ERIC Number: ED052672
Record Type: RIE
Publication Date: 1971-Mar-6
Reference Count: 0
Affective Influences on English Language Learning Among Indian Students.
Scoon, Annabelle R.
Motivation has been called the most important variable in foreign language learning. Of the possible motivators, that of desire for integration with the culture of speakers of the language correlates most highly with learning success. American Indian students are faced with the need to integrate to a certain extent with speakers of English. Their hopes for jobs and social advancement largely depend on their success in coping with the language and culture of the larger society. Yet many things in their life situation militate against an integrative motivation. The history of white wrongs against Indians, the prejudice that they encounter, and the increasingly militant anti-white attitude of some members of their race make integrative attitudes difficult or impossible. Tests show a positive correlation between low achievement scores, low English scores, and feelings of normlessness, meaninglessness, negative attitude toward school, and low expectations for the future. Problems that are probably more related to the culture of poverty than to ethnicity become polarized in the direction of ethnic identity. The resulting negative attitudes are directed specifically against the white culture and the effectiveness of English language learning may be impaired. Results of an attitudinal test administered to Indians are included. (Author)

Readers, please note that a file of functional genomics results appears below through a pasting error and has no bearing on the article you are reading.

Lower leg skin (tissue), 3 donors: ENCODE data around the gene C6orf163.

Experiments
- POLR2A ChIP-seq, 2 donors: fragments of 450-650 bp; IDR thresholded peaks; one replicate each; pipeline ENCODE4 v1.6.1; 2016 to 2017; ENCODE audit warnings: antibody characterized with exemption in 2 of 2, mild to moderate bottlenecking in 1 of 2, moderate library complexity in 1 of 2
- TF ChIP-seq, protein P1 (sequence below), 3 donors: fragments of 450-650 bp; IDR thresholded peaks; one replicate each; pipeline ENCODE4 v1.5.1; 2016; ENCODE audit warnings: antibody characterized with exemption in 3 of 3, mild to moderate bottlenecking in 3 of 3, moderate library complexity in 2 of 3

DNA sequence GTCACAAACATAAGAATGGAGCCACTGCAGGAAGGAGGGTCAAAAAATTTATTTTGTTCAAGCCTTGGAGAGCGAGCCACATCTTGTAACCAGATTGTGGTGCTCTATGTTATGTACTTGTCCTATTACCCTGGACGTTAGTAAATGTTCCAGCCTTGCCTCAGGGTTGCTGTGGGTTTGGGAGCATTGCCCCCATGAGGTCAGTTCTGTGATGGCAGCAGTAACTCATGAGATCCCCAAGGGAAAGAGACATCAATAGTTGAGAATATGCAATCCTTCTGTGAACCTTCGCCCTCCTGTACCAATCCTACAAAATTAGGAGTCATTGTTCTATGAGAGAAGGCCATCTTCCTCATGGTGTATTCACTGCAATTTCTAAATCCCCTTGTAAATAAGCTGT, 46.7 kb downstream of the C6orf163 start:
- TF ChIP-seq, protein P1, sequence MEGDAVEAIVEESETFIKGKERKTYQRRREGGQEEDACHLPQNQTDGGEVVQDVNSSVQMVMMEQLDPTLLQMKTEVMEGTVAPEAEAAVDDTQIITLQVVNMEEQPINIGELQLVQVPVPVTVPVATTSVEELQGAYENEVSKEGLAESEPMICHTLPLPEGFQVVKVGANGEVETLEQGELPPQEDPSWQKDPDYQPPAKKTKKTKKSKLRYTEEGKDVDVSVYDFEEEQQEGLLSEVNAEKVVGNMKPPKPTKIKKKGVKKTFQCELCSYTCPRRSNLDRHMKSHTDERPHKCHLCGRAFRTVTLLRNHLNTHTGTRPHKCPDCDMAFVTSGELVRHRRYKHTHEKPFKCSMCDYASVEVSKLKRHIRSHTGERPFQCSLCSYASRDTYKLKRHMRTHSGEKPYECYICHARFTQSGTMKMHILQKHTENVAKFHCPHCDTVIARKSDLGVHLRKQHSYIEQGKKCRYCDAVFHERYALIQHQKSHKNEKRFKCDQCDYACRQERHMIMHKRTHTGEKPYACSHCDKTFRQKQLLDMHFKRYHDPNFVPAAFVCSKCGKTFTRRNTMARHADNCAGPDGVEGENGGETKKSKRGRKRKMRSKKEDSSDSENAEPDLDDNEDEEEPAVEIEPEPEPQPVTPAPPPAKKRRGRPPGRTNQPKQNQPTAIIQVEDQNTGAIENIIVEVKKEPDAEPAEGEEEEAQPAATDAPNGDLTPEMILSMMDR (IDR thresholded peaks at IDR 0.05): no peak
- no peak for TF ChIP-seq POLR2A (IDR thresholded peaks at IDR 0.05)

Descriptors: Acculturation, Affective Behavior, American Indians, Attitude Measures, Beliefs, Childhood Attitudes, Culture, Elementary Education, English (Second Language), Instructional Program Divisions, Language Instruction, Learning Motivation, Moral Values, Negative Attitudes, Racial Attitudes, Student Attitudes, Student Motivation
Publication Type: N/A
Education Level: N/A
Authoring Institution: N/A
Note: Paper presented at the Fifth Annual TESOL Convention, New Orleans, La., March 6, 1971